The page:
“The digital divide isn’t just about personal computers; it’s about training, access, education, content, telecommunications infrastructure, and more” (TRT, Ch. 1). E-waste (which is all the different old, thrown away computers, printers, etc.) needs to be included in all discussions about the digital divide.  E-waste is a new and upcoming problem and with the increasing rate of technological advancement, more and more older models of equipment are being thrown out and dumped on third world citizens.  We need to have more regulation over this dumping and hold companies responsible for the waste they create.  Not only are these people unable to use adequate technology, they are being left to scavenge among our waste to try and feed themselves, and that is just wrong.

Want to learn more about E-waste? visit this website for more information.

Getting past “either/or”

Posted: February 22, 2011 in Uncategorized

Pornography in any type of medium will always bring about fierce debates.  Some people want pornography to be regulated more tightly, citing that it can be dangerous and vulgar to all of those who view or participate in it.  Others believe that pornography is a form of free speech and should have no regulations at all.  According to Digital Media Ethics, “countries have attempted to limit access online to pornography in various ways…the debates swirl around what is considered pornographic, what harms (if any) it entails, and how it is to be regulated.  These views vary widely from country to country”.

So is there a middle ground for these debates?  I believe so.  Lets start with the argument that pornography is harmful to those who partake in watching it.  While some studies show that viewing pornography at a young age can cause desensitization and misconceptions about women, these studies can be a bit vague and do not always have data to fully back their claims.  However, for one to say that viewing certain types of violent pornography is not harmful to a growing child is completely ignorant.  What good can come from seeing these actions at too young an age?  While viewing pornography SHOULD be less harmful the more children mature, I think we can all agree that there should be some sort of upgraded regulations that help prevent non-adults from viewing obscene movies/pictures, just in case the studies DO have some sort of truth to them.

The argument about how and why pornography should be regulated may be the fiercest of all debates.  The hail for free speech can not be heard any louder than in this debate.  It is true that we deserve the right to say, print, or post almost anything that we want, but at what point do these become too obscene for even the most mature viewer?  And what if those involved do not want to be involved?  What if they were forced? Is that free speech?  If there was a way to ensure that all involved were of age and willing then I can agree with the free speech argument.  However, there has to be someone playing the devil’s advocate so that we do not become to lax on trying to enforce the policies we already have in place to ensure the safety of all performers and users.  To see a video on pornography and free speech click here.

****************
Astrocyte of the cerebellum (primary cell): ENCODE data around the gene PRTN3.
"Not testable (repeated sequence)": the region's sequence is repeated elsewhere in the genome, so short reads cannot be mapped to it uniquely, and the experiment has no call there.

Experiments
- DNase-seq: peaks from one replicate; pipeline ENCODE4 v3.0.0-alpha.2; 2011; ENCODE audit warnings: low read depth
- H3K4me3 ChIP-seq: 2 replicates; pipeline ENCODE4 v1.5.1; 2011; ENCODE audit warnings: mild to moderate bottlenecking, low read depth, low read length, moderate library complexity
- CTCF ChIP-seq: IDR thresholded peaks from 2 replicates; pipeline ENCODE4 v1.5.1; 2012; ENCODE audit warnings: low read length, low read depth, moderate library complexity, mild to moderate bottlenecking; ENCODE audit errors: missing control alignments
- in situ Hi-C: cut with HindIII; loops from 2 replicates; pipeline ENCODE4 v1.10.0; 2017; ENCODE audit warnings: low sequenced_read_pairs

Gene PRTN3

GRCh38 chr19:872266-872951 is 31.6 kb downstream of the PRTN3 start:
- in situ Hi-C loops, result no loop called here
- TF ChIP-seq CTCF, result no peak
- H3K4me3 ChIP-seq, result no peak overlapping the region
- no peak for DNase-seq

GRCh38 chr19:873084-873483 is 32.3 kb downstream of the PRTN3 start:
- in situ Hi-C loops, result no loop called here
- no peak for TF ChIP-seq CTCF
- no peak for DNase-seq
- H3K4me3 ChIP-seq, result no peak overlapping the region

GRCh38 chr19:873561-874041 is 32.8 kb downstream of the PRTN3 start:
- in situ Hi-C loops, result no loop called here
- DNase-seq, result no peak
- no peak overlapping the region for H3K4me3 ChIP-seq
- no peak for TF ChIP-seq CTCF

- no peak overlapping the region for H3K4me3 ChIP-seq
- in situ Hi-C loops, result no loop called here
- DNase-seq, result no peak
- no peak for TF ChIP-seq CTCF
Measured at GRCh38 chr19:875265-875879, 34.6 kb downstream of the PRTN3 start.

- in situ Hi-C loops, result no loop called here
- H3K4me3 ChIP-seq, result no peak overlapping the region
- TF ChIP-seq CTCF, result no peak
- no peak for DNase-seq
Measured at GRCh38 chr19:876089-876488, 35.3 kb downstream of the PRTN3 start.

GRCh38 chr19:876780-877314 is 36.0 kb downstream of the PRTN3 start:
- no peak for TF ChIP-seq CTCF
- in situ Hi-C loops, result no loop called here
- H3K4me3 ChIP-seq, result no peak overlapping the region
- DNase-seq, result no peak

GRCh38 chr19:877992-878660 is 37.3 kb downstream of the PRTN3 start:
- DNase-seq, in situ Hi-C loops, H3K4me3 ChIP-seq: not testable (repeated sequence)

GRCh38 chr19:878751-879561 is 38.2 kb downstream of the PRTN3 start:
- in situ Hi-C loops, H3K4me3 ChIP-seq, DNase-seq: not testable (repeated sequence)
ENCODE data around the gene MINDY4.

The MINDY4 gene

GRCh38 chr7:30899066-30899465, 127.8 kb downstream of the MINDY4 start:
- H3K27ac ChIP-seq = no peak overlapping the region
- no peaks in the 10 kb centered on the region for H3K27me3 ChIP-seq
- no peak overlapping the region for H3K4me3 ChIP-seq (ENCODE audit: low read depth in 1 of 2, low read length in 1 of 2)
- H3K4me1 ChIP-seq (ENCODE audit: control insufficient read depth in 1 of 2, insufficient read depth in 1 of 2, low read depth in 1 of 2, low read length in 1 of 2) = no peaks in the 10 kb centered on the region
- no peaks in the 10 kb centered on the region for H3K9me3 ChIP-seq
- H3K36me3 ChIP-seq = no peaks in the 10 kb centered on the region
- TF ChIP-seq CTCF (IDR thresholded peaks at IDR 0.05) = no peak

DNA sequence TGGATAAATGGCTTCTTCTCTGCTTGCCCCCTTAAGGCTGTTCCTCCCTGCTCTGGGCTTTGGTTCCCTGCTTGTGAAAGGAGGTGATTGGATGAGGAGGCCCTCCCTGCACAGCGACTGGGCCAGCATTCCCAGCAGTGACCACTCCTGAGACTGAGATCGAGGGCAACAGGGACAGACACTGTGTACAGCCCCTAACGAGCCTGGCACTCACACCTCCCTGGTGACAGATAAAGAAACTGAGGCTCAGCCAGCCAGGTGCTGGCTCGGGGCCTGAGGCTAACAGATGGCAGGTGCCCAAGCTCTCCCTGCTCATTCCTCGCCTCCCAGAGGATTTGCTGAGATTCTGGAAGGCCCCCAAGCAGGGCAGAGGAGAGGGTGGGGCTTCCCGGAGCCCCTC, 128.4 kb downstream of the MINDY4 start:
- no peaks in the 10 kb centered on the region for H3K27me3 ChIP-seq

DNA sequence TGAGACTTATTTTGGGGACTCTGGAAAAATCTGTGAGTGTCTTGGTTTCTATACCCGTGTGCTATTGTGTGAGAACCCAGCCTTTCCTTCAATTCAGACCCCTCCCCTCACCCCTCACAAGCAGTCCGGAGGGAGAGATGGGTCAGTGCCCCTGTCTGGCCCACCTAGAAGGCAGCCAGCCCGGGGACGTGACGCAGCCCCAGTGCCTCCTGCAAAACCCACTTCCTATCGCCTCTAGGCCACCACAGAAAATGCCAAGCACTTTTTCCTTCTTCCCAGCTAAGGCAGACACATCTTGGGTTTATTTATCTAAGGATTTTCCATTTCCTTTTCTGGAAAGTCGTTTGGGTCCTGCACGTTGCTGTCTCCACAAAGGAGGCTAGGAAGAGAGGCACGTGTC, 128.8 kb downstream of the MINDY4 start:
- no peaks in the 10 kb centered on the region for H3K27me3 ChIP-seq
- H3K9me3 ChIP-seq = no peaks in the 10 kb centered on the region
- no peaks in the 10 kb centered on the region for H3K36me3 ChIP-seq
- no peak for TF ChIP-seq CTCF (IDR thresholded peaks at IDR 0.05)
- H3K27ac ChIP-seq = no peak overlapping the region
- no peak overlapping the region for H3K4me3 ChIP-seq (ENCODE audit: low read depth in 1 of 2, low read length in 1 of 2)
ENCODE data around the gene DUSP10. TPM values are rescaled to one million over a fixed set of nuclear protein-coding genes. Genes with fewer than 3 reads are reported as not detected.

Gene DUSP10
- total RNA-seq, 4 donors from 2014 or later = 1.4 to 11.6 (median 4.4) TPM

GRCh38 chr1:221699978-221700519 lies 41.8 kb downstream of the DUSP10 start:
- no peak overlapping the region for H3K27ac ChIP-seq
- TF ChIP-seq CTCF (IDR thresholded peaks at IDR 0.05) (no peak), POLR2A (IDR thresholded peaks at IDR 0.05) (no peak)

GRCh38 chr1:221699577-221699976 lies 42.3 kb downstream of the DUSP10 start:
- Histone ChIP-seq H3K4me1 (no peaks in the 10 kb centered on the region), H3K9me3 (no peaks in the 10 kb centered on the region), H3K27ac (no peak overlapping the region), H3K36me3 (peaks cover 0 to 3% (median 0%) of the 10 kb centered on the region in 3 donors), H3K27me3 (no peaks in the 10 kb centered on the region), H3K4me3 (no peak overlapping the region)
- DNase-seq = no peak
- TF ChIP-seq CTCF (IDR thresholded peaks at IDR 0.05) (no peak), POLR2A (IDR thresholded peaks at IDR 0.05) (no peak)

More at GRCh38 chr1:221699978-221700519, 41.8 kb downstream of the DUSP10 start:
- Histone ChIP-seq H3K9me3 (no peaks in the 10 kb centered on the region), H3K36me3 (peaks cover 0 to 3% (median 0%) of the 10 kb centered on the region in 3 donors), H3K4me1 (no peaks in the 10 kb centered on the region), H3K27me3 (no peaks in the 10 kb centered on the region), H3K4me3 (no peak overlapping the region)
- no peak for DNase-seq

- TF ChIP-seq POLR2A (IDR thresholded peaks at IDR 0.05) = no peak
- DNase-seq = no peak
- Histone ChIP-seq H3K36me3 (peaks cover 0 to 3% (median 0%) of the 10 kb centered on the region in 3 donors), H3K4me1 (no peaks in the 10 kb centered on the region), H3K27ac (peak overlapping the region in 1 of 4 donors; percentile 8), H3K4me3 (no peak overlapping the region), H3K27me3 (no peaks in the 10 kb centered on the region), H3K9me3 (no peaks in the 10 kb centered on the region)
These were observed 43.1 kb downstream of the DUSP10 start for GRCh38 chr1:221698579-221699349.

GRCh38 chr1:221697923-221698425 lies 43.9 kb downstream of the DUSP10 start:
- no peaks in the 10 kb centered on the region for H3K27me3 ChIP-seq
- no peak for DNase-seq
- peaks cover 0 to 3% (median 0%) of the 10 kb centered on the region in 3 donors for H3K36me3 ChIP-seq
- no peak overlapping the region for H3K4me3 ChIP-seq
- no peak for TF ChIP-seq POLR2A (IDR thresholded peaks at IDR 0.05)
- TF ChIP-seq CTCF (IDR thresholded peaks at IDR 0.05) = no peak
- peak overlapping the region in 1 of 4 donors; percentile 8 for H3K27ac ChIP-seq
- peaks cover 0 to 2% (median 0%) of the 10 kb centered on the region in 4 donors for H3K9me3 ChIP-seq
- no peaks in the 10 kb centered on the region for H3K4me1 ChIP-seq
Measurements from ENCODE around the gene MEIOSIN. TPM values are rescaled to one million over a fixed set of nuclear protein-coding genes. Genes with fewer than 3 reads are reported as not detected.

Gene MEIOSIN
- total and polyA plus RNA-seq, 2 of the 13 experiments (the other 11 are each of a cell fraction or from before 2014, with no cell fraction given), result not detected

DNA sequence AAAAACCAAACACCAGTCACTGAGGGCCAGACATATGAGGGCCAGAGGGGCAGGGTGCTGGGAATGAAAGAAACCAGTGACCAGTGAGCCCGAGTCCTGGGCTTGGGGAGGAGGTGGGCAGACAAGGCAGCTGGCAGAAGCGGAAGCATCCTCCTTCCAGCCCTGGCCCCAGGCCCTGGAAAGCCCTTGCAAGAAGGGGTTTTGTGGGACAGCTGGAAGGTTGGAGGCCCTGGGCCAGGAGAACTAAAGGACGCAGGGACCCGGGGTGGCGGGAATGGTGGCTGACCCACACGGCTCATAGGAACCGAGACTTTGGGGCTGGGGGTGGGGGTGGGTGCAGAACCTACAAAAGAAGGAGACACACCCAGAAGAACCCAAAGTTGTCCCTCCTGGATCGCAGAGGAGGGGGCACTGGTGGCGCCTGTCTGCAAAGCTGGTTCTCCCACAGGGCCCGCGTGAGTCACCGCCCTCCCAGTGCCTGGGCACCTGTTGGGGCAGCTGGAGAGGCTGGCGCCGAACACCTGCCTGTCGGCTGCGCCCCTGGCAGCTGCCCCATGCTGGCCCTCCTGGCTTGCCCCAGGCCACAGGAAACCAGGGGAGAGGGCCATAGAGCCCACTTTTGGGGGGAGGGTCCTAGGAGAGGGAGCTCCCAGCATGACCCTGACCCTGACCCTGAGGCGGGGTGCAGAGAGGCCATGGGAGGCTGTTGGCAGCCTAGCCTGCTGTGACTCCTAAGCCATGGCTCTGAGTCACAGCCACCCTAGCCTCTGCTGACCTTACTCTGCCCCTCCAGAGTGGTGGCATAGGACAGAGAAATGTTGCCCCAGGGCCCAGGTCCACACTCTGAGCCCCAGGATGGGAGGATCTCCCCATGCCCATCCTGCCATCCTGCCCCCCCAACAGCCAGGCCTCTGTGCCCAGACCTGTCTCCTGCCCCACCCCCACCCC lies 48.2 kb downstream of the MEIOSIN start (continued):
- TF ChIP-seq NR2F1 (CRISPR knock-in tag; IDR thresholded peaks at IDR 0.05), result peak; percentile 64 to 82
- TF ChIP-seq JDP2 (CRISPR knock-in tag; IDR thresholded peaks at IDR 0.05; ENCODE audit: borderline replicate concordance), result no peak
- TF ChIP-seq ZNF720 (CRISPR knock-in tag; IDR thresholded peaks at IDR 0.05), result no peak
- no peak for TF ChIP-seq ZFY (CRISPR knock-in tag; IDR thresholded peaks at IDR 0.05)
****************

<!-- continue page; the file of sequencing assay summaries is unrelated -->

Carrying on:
The debate over access to pornography will continue to be a hard fought battle by both sides.  To find a resolution however, both sides must put aside their egos and realize that each has good arguments and that they need to work together to find the best way to protect everyone involved.

Reading Technology

Posted: February 14, 2011 in Uncategorized

If you are still wondering if Facebook has become a world wide phenomenom, look no further than it’s impact on the revolution in Egypt.  As seen in this video on the New York Times website, Revolutionists explain how they have used Facebook and show how global communication networks can be a very powerful tool for change.  Whether it be small changes like trying to appeal a new state law, or a large change like overthrowing an oppressive government, social networking has become the voice of a new up-and-coming generation.

As you can see in the video, Facebook is not being used as “just a tool”, but it is actually the main contributor in aiding these young revolutionists in obtaining their goal.  The social networking site was home for many revolutionists, who used to site to express their personal and political views with others in the country, and to help educate those who may not be so politically enlightened on the current oppression in Egypt.

This story frames technology in a very positive light, showing the power it has to create change around the world.  With the lightning fast development of technology, we have become a world with many mediums for voicing how we feel and technology has certainly been a useful tool for everyone connected in this digital age.

Movie Post

Posted: February 3, 2011 in Uncategorized